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Artist’s Statement: Surgical Anatomy

Ibrahim, Andrew M. MD

doi: 10.1097/ACM.0b013e31825ea4fa
Cover Art

Dr. Ibrahim is a member of the General Surgery Housestaff, University Hospitals of Cleveland, Cleveland, Ohio; e-mail: andrew.ibrahim@case.edu.

Most surgeons can vividly recall a moment, often in an operating room, that inspired them to enter the profession. Such experiences frequently involve a fascination with human anatomy and an ambition to harness a certain confidence and skill to invade and manipulate the body to make it better.

The painting Surgical Anatomy was inspired by my own vivid memory of the moment that brought me to surgery. As a medical student, I first saw the patient in grayscale, a CT scan of his abdomen declaring a swollen, motionless colon we would have to remove to save his life. Before ever meeting the patient, I stood at a metal sink sterilizing my hands with brown disinfectant up to the elbows. As the fourth pair of gloved hands around the operating table, I was initiated into surgical tradition by completing the “Kelly-Kelly, Metz, tie-tie, Mayo” sequence. The seamless and deliberate rhythm in which we operated mimicked what we hoped to achieve for this patient’s intestines. As the case progressed, all of our hands moved in concert ahead of verbal commands until the final stitch. Within just hours the patient had been transformed from septic toward vibrant, and my commitment to become a surgeon had crystallized.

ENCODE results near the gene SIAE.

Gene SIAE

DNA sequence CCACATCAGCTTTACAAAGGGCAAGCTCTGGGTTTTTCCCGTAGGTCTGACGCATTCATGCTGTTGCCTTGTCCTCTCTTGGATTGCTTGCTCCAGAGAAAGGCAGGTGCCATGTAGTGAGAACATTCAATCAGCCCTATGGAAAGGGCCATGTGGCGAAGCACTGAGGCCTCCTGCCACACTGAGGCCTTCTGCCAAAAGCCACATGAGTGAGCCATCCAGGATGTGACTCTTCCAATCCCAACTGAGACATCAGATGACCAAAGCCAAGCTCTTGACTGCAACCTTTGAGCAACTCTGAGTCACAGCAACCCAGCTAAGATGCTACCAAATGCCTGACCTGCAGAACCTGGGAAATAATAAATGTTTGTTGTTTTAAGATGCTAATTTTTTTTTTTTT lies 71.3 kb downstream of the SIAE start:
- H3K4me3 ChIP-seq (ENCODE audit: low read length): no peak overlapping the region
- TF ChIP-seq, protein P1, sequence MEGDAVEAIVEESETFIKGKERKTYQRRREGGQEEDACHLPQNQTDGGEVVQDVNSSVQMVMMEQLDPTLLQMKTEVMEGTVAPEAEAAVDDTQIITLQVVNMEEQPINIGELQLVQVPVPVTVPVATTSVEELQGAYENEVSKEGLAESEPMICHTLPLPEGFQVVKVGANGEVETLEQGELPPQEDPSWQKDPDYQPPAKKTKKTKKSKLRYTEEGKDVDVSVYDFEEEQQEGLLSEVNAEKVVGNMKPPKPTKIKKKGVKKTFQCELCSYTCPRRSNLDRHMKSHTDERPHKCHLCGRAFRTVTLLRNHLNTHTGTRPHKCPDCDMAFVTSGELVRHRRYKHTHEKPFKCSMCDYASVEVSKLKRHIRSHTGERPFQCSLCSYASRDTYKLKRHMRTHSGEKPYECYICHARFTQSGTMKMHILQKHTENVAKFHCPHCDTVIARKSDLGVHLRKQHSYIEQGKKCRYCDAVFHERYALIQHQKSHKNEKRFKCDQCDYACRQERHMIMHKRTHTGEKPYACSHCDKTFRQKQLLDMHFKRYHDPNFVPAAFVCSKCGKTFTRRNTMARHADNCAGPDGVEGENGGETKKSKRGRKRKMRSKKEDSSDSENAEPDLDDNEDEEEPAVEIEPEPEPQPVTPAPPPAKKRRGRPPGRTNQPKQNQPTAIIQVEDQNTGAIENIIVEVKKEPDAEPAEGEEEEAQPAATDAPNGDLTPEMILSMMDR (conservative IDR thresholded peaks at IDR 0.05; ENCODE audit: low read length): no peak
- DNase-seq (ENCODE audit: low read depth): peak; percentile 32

The next day I went to see the patient and explain his new anatomy—the parts we removed and how the new ends connected. After my short explanation, aided by napkin-sized sketches, I offered to answer any questions. Sitting at the patient’s bedside, ungloved hands folded, I saw him willingly reveal a picture of himself more vivid than anything I saw on the CT scan or the operating table. He traced strokes of his life that were not yet complete: caring for his wife who had recently been given a cancer diagnosis; supporting his daughter through the final stages of wedding planning; editing a collection of his writings. He knew his anatomy after this operation wouldn’t be perfect, but he was thankful that he now had more time for a different kind of anatomy—to prioritize, plan, and place in order different parts of his life to realize a vision of himself. Seeking out this bedside anatomy, often expressed on the faces of our patients and seen best at eye level, helps us humanize and give context to the privilege of operating we spend years perfecting.

The anatomy that brought me to surgery was on the table within the frame of green towels and blue drapes, but the anatomy that sustains and drives me is at the bedside where the narrative is more visceral than any organ we touch in the operating room.

© 2012 Association of American Medical Colleges